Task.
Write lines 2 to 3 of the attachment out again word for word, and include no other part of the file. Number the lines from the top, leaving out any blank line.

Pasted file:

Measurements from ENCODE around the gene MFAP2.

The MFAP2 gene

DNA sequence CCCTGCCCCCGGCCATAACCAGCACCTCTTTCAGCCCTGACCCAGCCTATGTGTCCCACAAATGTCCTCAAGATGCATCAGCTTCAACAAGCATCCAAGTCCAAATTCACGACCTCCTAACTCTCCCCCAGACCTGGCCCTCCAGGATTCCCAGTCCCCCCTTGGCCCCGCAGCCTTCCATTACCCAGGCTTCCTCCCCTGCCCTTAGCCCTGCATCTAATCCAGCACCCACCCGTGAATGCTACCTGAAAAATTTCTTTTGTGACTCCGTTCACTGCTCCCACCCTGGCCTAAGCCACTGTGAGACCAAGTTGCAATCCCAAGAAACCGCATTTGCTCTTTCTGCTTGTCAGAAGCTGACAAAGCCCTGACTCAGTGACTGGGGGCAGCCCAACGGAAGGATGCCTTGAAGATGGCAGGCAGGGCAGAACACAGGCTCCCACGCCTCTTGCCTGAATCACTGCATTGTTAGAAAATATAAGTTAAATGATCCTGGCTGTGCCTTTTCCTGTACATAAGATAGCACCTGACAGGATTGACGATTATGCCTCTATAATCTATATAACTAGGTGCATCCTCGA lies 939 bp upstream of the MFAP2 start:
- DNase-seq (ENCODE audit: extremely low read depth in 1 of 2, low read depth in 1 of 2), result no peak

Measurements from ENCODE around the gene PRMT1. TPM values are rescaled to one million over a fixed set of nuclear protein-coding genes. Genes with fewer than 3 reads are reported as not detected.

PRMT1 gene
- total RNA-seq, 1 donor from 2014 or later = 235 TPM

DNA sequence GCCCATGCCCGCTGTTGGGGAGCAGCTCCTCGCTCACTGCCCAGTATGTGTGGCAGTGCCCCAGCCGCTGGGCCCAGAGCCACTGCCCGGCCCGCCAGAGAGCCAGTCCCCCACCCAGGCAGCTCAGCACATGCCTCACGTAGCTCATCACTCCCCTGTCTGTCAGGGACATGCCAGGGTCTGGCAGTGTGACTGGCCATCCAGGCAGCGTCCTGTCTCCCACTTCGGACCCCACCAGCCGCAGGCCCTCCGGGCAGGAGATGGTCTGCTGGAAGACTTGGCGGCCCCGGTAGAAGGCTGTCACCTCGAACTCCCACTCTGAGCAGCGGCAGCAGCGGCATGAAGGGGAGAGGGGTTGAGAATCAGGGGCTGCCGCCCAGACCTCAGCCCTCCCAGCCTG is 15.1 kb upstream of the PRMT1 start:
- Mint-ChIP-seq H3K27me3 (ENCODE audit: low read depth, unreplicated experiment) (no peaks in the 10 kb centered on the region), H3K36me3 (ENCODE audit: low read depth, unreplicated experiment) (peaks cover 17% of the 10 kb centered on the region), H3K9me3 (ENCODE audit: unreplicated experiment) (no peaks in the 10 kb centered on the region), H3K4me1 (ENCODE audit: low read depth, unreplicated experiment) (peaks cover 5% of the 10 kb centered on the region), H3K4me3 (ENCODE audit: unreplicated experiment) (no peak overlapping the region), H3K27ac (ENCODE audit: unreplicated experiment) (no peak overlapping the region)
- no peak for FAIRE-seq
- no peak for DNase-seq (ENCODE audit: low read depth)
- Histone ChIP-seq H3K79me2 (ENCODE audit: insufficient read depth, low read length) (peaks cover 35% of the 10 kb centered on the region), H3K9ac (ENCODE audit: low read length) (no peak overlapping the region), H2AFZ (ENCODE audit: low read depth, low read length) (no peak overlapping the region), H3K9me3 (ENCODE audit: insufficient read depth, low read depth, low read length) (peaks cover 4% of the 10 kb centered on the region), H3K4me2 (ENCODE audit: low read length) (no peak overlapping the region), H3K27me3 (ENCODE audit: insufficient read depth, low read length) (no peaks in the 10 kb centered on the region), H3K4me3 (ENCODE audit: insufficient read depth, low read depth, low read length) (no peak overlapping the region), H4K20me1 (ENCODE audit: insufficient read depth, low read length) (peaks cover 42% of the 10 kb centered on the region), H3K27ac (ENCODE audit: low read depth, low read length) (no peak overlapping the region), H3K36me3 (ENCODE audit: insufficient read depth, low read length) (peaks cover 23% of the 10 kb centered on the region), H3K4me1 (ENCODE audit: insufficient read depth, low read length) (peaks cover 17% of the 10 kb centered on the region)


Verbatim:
The MFAP2 gene

DNA sequence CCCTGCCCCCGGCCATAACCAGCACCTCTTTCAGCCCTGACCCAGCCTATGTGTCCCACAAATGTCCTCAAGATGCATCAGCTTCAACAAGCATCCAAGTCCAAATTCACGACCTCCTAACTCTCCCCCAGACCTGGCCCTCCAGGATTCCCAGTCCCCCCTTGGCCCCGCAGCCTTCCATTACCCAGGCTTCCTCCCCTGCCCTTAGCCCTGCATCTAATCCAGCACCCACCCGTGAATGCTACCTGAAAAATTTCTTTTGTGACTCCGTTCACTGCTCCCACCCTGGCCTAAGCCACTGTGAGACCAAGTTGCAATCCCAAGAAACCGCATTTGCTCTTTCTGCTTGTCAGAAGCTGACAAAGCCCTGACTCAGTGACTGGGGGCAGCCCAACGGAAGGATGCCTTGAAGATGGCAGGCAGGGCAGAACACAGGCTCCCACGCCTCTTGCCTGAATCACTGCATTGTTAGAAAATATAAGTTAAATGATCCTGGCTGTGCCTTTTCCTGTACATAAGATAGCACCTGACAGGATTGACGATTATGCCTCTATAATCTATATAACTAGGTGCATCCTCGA lies 939 bp upstream of the MFAP2 start: